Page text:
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What is Dispatch Rate?
Unlike individual reservation stations, a group or central reservation station, or a DRIS must be efficient in dispatching higher than one instruction in each cycle. In these cases, the design space needs an additional component that determines how many instructions can be dispatched from each of the reservation stations or the DRIS per cycle. This component is called dispatch rate.
A shelving buffer must be capable of dispatching one instruction to any EU connected to it in each cycle. This is easier to achieve for group stations with two to three EUs than for a central station or a DRIS with a considerable number of EUs connected to it. The R10000, for instance, employs group reservation stations. Its FX reservation station can dispatch two instructions per cycle, one each to the EUs served.
In contrast, its FP reservation serves four FP EUs, but can only dispatch up to two instructions per cycle. One instruction can be forwarded to the FP Adder, and one to either the FP multiplier, FP Divider, or FP Square root unit. These dispatch rate limitations are mainly due to data path or register port limitations aimed at reducing complexity.
In the case of a central reservation station or DRIS, higher dispatch is required than for group stations. For instance, the PentiumPro can dispatch five RISC instructions (called nop-s) per cycle. It can be noted that port 0 is shared by six EUs. This is a design trade-off. In the PentiumPro, FP data requires 86 bits internally. Considering that each FP unit needs at least two operands and delivers at least one result, a considerable saving can be achieved in the die area by sharing one complex input/output port.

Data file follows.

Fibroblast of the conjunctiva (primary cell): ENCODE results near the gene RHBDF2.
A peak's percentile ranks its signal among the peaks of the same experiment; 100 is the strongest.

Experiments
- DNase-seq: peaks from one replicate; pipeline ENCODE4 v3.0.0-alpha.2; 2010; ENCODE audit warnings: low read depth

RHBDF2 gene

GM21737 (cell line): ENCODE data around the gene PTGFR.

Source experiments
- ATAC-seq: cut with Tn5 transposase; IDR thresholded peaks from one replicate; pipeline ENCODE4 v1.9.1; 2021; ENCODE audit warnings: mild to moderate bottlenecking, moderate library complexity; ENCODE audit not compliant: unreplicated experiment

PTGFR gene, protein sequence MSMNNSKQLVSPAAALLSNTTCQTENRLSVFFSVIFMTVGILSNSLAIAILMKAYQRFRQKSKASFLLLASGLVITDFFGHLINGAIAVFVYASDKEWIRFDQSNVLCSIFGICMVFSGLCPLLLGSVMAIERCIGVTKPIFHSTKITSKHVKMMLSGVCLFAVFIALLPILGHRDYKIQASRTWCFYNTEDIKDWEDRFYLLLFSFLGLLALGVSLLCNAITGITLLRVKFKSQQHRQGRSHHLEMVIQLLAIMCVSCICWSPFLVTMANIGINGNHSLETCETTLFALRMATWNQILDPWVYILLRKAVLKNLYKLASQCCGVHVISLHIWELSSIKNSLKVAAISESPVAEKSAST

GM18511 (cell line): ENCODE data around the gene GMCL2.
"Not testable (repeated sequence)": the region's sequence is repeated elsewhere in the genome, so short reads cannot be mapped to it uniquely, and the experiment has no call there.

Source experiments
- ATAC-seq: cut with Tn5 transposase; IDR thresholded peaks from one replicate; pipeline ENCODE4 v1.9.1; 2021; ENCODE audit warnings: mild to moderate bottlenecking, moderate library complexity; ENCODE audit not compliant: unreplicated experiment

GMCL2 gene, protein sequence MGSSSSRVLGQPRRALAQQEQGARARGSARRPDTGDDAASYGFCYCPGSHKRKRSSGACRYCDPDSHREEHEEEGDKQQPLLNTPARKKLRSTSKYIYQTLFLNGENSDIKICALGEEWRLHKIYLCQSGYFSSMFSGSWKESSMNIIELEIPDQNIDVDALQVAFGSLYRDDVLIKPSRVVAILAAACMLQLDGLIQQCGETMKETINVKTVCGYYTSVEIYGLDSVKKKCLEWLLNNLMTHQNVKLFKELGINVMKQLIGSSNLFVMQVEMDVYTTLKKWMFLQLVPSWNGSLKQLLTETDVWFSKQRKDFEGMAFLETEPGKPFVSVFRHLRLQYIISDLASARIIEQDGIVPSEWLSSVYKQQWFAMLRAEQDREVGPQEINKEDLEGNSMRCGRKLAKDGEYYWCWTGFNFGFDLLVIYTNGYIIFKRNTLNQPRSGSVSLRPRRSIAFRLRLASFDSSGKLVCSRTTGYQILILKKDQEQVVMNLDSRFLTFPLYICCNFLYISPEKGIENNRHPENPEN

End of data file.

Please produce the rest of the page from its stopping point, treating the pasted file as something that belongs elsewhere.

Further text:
The maximum issues and dispatch rates of superscalar processors with shelving as shown in the table.
Maximum issue and dispatch rates of superscalar processors with shelving
|Processor/Year of volume shipment||Maximum issue rate instr/cycle||Maximum dispatch rate instr/cycle|
|PowerPC 603 (1993)||3||3|
|PowerPC 604 (1995)||4||6|
|PowerPC 620 (1995)||4||6|
|PM1 (Sparc 64) (1995)||4||8|
As shown in the table, in some cases both rates are the same, for instance in the PowerPC 603 and PA 8000 processors. In most cases, superscalar processors with shelving are capable of dispatching more instructions for execution than of issuing them for shelving. For example, the PowerPC 604 and PowerPC 620 issue up to four instructions but can start the execution of up to six operations in each cycle.
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